Basically, there are two ways. One is easy but imprecise, and the other is hard but more precise.
First the easy one: Look at other aircraft and estimate how much winglets affect lift and drag. Make sure to do this at several lift coefficients; winglets help much more at high lift coefficients. Don't forget to account for the added mass of the winglets and their added friction over their surface area. Bonus points for estimating losses due to sideslip.
The hard way is to do a numerical simulation of the wing. Since you want to know what difference the winglets make, you can focus on a comparison between a regular and a winglet-equipped wing and transfer the effect to the full airplane. For the lift and induced drag effects, you will at least need to divide the wing into panels and simultaneously solve the Biot-Savart equations for bound vortices at the quarter chord of each panel plus the trailing free vortices with control points at the three-quarter point where local flow must be parallel with local wing inclination. Make sure you use a method which does better than to assume that all panels lie in one plane!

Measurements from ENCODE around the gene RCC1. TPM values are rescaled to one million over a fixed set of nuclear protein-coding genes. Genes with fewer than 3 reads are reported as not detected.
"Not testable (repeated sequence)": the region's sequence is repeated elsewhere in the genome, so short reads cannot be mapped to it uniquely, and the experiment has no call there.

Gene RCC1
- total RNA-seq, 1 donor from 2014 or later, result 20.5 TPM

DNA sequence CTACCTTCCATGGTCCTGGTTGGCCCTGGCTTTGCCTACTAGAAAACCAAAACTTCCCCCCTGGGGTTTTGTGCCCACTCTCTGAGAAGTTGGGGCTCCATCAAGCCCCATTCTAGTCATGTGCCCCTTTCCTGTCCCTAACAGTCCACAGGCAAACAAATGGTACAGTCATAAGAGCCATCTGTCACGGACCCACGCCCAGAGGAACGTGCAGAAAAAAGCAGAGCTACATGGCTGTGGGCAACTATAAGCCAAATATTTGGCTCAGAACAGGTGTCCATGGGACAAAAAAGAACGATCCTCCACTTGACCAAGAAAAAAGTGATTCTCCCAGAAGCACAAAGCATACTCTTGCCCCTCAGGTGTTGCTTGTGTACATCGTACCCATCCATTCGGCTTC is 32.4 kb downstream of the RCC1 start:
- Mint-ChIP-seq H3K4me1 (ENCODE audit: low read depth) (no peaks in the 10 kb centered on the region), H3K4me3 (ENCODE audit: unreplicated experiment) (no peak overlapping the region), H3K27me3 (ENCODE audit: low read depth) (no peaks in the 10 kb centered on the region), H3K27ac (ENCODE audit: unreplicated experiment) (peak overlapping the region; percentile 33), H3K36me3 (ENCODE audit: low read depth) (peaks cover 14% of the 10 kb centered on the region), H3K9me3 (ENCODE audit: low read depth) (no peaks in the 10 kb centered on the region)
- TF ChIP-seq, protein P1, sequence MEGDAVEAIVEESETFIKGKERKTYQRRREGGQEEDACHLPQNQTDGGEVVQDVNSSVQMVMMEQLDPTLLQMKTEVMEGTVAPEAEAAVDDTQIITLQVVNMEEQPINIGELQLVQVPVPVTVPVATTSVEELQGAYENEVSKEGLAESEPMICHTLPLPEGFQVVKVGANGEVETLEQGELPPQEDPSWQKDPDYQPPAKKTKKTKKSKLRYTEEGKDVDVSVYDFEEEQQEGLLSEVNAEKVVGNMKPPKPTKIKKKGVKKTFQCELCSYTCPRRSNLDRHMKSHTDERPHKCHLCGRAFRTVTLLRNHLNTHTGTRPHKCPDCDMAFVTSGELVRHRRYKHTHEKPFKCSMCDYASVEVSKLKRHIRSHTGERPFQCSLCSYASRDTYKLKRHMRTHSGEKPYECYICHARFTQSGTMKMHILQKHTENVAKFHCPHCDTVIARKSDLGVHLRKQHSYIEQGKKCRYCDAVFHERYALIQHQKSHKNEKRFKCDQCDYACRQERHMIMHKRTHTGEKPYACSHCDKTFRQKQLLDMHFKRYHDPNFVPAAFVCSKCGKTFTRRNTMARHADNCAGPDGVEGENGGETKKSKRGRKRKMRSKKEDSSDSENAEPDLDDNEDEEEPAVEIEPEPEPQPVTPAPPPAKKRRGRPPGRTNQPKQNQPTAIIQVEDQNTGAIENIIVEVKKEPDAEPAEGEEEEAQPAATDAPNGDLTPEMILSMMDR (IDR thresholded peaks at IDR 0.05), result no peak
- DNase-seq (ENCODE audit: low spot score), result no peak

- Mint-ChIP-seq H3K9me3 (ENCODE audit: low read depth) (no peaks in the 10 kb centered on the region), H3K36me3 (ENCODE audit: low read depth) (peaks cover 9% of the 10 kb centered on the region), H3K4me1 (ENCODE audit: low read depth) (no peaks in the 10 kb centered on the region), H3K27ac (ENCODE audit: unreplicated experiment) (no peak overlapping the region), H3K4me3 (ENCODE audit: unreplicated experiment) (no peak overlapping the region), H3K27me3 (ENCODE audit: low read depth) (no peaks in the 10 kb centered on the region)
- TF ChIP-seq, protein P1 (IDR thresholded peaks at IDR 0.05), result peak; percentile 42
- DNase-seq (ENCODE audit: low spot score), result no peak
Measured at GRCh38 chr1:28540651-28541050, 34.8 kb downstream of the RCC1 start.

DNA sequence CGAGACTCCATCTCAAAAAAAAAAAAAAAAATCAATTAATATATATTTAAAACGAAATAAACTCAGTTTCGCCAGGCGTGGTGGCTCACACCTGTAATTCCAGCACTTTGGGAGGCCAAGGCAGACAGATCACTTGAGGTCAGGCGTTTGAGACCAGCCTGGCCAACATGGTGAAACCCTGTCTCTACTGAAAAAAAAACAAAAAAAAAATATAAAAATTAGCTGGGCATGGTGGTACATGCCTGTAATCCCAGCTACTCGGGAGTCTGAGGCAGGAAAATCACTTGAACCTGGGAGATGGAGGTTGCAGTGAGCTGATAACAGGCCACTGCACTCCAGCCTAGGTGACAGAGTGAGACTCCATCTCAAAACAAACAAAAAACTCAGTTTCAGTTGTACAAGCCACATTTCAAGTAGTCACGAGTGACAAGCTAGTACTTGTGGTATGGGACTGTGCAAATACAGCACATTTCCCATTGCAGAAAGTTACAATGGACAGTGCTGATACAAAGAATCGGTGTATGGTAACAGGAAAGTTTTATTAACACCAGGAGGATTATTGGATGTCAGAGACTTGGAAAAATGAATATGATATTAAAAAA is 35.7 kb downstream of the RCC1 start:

I have no experience with Simulink - I guess there are libraries around for vortex lattice or even Euler codes, but if you are free to choose your tools, maybe it is worth to take a look at XFLR5. This should work out of the box for your project, and all you need to add is a proper input file.